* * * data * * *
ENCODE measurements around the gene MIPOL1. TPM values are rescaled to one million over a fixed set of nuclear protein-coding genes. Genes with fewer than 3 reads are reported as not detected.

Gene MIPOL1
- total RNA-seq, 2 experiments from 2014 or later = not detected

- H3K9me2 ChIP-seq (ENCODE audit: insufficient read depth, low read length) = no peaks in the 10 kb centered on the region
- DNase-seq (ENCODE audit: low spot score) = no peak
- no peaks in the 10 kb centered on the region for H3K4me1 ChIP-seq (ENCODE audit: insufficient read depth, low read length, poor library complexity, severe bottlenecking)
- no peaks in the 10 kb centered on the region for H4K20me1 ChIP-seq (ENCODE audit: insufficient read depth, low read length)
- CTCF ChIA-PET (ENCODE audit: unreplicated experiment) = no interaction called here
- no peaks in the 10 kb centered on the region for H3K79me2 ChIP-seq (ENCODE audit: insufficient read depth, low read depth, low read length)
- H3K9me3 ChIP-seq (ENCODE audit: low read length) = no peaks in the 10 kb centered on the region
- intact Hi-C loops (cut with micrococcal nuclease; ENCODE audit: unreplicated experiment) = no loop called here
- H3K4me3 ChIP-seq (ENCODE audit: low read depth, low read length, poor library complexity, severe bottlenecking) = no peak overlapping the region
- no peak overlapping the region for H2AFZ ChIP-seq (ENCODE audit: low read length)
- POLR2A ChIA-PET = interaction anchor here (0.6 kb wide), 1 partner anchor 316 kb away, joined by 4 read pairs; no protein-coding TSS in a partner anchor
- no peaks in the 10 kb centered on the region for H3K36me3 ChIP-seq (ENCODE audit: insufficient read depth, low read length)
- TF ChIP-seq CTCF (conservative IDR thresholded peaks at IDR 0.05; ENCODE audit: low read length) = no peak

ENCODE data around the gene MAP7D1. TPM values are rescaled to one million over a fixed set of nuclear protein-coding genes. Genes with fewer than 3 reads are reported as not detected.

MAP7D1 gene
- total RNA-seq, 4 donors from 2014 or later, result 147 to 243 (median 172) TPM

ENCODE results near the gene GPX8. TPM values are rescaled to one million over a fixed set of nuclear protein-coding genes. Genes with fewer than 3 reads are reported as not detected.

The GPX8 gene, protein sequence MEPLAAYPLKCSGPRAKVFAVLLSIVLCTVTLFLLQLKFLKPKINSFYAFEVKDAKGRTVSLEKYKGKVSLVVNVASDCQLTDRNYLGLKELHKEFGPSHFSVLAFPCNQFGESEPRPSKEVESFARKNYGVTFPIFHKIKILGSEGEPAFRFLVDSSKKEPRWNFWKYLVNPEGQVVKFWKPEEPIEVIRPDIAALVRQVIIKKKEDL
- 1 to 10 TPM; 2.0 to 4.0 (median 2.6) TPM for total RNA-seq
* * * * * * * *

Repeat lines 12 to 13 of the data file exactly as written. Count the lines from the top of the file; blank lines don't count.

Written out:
- H3K4me3 ChIP-seq (ENCODE audit: low read depth, low read length, poor library complexity, severe bottlenecking) = no peak overlapping the region
- no peak overlapping the region for H2AFZ ChIP-seq (ENCODE audit: low read length)